The best treatment for an eye infection in dogs depends on the cause of the irritation. Therefore, treatment begins with an exam to determine what caused the condition. The most common causes of eye infections in dogs are:
- Irritants in the eye like debris or hair.
If your dog has an injury with a bacterial infection, your vet may recommend the following:
- Steroids: To help heal the damage to the eye.
- Antibiotics: To prevent bacteria from growing in the eye.
If tear production issues are the cause, your dog’s infection may need medications to stimulate tear production. Common medications used to stimulate tear production are:
Lastly, dogs with infections caused by hair irritating the eye may require surgery to remove the hair follicles causing hair to grow into the eye.
How do I give my dog eye drops?
Giving your dog eye medication without getting it everywhere can be challenging. Many dogs will try to run away or pull their head away from you.
Follow these steps for an easy way to apply drops or ointment to your dog’s eye:
1. Place your dog with his head facing away from you and nose pointing towards the ceiling.
2. With one hand, open his eye, and with the other, squeeze the ointment or drops into his eye. You can use one hand to open the lower part of his eye and the other to open the upper part.
3. Gently squeeze the tube of eye ointment and run it across the eye. Apply drops directly into the eye.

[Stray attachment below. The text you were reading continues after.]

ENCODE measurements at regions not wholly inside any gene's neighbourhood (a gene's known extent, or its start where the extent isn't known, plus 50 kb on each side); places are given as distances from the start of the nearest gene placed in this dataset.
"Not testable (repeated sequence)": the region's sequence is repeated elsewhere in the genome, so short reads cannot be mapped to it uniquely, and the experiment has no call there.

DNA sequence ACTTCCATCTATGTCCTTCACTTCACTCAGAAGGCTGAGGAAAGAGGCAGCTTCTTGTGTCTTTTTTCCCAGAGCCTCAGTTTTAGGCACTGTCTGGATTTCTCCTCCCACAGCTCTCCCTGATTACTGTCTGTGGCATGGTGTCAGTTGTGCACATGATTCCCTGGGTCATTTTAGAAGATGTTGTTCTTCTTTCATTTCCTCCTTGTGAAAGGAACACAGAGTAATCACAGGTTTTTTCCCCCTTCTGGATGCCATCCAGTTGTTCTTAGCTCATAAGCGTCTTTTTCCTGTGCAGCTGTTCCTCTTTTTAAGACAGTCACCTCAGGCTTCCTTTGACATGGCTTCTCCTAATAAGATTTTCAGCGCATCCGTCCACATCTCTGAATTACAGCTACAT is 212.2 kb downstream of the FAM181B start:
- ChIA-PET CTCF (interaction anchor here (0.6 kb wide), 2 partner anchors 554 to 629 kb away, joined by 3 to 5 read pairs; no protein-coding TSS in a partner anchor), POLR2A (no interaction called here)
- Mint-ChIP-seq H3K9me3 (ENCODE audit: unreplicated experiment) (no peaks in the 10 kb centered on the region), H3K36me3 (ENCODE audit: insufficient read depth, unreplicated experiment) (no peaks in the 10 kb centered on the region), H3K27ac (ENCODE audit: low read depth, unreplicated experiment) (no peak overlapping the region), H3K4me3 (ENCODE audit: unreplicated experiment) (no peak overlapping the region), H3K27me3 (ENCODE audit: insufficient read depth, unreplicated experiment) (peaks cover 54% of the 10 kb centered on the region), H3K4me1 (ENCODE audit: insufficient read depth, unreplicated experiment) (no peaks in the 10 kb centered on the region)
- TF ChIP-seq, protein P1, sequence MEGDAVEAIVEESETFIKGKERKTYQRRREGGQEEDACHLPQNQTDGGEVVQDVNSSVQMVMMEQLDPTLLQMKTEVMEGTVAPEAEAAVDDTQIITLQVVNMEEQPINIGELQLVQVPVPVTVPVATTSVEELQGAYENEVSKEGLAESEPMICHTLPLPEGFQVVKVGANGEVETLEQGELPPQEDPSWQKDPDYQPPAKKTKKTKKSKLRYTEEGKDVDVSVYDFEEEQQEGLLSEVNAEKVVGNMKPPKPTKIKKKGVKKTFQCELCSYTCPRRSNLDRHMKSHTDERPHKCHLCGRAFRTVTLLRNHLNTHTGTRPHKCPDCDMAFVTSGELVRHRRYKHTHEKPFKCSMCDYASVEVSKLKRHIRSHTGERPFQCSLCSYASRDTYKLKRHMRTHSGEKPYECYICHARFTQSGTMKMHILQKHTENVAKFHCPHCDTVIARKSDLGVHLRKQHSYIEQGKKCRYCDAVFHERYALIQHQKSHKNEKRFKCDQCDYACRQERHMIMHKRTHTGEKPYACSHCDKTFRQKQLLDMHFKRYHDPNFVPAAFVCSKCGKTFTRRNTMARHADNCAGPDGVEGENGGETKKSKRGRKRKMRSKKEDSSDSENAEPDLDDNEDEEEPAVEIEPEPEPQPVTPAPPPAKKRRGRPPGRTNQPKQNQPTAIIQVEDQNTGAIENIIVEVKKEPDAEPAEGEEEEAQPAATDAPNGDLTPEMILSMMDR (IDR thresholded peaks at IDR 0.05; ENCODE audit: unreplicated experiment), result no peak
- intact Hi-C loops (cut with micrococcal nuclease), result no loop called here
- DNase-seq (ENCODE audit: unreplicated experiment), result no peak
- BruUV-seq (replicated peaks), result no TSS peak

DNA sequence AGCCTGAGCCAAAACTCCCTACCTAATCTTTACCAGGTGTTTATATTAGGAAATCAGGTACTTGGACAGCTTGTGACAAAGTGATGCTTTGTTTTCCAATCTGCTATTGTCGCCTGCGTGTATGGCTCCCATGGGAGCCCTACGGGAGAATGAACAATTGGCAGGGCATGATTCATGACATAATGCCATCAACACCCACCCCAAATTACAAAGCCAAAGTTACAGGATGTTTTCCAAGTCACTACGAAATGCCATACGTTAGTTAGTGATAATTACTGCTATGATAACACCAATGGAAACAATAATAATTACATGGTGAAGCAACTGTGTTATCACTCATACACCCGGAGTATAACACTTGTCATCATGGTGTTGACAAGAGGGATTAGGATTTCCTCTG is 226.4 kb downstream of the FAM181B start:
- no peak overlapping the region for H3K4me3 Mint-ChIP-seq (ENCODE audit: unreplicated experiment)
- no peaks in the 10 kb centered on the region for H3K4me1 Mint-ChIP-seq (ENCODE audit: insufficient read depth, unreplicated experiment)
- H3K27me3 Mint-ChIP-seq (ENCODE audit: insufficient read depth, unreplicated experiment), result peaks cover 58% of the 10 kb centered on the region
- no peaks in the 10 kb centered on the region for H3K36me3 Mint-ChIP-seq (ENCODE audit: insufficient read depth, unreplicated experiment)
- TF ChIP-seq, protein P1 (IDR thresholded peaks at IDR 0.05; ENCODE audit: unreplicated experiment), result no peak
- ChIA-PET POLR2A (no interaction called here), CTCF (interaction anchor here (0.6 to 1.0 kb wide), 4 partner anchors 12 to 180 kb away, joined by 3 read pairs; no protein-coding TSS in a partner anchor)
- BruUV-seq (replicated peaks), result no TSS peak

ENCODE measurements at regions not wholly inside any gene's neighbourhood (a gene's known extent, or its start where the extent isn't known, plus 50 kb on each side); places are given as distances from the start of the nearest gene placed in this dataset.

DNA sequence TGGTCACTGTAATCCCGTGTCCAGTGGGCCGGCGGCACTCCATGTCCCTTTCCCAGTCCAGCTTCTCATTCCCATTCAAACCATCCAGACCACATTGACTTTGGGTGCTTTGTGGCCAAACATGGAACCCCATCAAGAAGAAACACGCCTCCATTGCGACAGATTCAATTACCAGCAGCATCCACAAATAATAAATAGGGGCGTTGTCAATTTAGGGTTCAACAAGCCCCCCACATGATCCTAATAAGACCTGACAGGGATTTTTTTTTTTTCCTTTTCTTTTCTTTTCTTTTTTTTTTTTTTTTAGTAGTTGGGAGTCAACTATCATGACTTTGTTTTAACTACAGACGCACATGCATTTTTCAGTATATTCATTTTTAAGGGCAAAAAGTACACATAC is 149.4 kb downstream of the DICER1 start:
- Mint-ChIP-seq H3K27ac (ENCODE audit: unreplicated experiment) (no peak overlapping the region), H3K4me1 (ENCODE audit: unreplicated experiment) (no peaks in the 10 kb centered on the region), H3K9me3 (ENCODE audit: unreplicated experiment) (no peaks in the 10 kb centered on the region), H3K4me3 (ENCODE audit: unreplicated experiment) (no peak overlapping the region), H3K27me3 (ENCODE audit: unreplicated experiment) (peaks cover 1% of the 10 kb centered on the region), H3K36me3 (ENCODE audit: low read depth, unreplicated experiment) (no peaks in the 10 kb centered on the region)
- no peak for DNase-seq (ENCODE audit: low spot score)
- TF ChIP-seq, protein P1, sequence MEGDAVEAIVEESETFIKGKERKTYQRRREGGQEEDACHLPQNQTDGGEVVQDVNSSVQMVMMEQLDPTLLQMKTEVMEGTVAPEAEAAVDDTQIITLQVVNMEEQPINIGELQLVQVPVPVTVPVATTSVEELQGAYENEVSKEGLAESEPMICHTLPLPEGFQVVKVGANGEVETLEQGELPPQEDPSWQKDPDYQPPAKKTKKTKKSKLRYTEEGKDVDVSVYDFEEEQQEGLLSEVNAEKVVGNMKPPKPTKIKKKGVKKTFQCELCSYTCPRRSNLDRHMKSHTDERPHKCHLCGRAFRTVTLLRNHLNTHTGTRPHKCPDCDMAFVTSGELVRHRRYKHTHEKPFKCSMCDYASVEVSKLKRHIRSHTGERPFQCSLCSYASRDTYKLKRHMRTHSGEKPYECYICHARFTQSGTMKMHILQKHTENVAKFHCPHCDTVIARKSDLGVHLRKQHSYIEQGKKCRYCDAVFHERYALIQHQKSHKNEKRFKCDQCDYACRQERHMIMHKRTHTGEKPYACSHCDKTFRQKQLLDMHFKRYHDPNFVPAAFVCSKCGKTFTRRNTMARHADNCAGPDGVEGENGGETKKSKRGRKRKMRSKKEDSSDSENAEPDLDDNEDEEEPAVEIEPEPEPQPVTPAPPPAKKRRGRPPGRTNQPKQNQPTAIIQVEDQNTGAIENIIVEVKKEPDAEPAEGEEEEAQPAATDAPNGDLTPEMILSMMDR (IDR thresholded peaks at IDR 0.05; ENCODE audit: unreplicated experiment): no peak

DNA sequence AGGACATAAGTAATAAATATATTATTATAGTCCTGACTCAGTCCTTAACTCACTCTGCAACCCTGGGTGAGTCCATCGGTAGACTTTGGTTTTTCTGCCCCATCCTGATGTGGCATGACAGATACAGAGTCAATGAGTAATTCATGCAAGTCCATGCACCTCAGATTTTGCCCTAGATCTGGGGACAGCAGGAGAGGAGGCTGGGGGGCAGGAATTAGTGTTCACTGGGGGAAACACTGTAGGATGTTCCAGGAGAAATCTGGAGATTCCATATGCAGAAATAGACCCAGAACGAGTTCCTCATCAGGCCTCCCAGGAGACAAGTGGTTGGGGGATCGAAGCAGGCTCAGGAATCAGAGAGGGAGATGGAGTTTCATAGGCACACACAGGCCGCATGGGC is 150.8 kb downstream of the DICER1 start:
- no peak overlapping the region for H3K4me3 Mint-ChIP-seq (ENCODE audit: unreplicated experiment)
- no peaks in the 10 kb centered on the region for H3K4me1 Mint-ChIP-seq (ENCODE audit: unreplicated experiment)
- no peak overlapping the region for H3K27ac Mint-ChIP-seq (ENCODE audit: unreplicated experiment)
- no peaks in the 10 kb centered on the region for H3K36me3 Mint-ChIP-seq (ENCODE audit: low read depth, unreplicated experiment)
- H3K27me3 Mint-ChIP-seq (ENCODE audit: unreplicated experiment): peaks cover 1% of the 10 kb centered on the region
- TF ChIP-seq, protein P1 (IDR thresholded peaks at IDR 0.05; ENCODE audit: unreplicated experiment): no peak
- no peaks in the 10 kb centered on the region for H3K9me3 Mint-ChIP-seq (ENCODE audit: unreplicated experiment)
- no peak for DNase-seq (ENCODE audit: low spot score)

Note: If your dog has more than one eye medication, you’ll want to apply liquid first, then ointment. If you apply the ointment first, it will be rinsed off the eye when you use a liquid medication. Also, you should wait 10 minutes after applying the first medication before applying the second.
Please see the video here for a demo on how to apply eye medication:
Frequently asked questions
Can a dog’s eye infection go away on its own?
A dog’s eye infection might go away without treatment. However, eye problems can cause permanent vision loss and pain. Eye infections can also be a symptom of more serious disease like lymphoma (cancer of the blood). Having a vet look at your dog’s eye is best. Your vet can determine If your dog’s eye problem will go away with or without treatment.
Can I use human eye drops on my dog?
Human and dog eyes are alike, and it may be tempting to use over-the-counter medicated drops on your dog. However, using anything your vet has yet to approve is not a good idea. With that said, it is ok to flush your dog’s eye with a gentle saline eye wash in cases of mild eye irritation.
Can I treat an eye infection naturally?
It is not a good idea to attempt the treatment of an eye infection naturally. Eye infections can become very serious and cause permanent blindness or extreme pain. It is best to visit your vet first and ask if there is anything they would recommend based on your dog’s specific eye problem.
How long does conjunctivitis last in dogs with antibiotics?
Related posts about dog eye infections:
Disclaimer: This website's content is not a substitute for veterinary care. Always consult with your veterinarian for healthcare decisions. Read More.